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for his graduation ceremony (Letter). A graduate of California State University, Fresno, and the University of California, Irvine, where he earned an M.F.A. in creative writing (1976), Soto is known for his poetry, short stories, and children's books. He is the author of 10 poetry collections. Among honors he has received are the Discover/Nation Prize (1975), two fellowships from the National Endowment for the Arts (1982 and 1991), and a fellowship from the Guggenheim Foundation (1979). He teaches at the University of California, Riverside.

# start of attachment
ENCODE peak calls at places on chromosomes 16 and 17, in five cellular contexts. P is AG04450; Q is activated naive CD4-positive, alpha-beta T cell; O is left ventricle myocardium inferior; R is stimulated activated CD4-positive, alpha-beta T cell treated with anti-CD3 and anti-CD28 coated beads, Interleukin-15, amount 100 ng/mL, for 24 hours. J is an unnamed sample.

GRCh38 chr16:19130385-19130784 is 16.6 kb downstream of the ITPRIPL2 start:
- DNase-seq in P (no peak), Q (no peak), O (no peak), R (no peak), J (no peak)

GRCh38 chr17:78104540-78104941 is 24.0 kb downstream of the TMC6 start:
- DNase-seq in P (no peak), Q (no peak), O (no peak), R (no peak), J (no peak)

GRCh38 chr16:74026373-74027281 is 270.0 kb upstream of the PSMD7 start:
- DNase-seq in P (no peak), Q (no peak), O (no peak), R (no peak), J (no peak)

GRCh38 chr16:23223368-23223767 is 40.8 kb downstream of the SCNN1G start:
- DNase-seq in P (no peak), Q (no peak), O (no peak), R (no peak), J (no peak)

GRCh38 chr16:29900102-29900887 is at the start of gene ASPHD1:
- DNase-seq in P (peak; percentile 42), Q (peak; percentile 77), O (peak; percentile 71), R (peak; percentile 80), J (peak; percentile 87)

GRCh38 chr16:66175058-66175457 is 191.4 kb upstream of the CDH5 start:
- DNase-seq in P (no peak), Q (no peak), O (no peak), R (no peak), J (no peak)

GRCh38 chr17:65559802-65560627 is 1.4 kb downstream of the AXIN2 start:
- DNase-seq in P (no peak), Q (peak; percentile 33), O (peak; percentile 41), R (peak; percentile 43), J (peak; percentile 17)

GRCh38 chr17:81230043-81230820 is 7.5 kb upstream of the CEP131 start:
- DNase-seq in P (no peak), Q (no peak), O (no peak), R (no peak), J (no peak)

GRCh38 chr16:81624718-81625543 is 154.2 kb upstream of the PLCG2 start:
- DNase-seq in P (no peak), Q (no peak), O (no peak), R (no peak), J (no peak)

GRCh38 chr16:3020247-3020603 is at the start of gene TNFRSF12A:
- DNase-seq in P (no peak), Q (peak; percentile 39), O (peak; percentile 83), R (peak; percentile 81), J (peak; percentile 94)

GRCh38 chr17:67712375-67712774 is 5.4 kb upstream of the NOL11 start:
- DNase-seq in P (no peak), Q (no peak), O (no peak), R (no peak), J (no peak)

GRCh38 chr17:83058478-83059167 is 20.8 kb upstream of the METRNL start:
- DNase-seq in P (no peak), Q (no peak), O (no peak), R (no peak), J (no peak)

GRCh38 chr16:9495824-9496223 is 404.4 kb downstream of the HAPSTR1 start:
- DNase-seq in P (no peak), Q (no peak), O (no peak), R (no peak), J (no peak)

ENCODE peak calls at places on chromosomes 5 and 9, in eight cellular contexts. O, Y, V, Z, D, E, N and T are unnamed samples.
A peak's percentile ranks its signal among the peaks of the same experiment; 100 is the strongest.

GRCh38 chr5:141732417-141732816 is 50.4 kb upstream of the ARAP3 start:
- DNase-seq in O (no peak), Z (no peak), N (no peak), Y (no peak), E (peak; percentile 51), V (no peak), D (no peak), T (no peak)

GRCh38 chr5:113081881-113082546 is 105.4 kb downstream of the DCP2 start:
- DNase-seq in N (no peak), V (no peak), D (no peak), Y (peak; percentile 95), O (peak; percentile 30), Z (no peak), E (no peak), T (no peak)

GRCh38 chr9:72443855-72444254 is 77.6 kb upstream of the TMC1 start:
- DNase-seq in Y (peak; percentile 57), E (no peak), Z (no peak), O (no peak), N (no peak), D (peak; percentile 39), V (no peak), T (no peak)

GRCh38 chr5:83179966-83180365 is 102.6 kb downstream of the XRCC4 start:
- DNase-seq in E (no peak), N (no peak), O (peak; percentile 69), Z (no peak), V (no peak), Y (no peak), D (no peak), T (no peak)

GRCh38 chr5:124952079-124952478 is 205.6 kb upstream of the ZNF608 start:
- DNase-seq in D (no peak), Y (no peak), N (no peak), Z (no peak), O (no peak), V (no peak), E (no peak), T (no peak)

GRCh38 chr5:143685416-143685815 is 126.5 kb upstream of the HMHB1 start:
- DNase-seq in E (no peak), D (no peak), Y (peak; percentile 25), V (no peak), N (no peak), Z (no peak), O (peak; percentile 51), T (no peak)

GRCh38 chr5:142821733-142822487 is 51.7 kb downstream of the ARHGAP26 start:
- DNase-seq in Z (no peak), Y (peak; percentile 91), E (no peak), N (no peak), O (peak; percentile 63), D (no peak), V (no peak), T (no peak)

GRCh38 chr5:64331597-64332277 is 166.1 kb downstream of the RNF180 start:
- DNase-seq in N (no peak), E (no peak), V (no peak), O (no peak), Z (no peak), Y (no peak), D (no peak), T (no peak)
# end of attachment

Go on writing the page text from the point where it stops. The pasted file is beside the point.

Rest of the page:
Soto's work speaks to young people and those who feel out of place in the mainstream. Michael Manson suggests that Soto's writing breaks "what critics have valued as the 'continuity of American Poetry' with Puritanism" (263), confirming that even the most "American literature" is a "border product reflecting the plural origins of the United States" (264). Soto's poem "Oranges" (1985) depicts a young man of 12 attempting his first date, with a nickel and two oranges in his pocket. When the young girl chooses a candy bar that costs a dime, the speaker "took the nickel from / [his] pocket, then an orange." Their eyes meet: She knows "what it was all / About." Before this bartered exchange, the girl is referred to as "she." As the young couple exits the store, her status has changed. Soto writes that he "took my girl's hand in mine." Soto's work offers insightful reflections on childhood experiences. While it reflects the "plural origins" of American literature, it also dissolves "borders," as readers recognize elements of their own youth in his poems.

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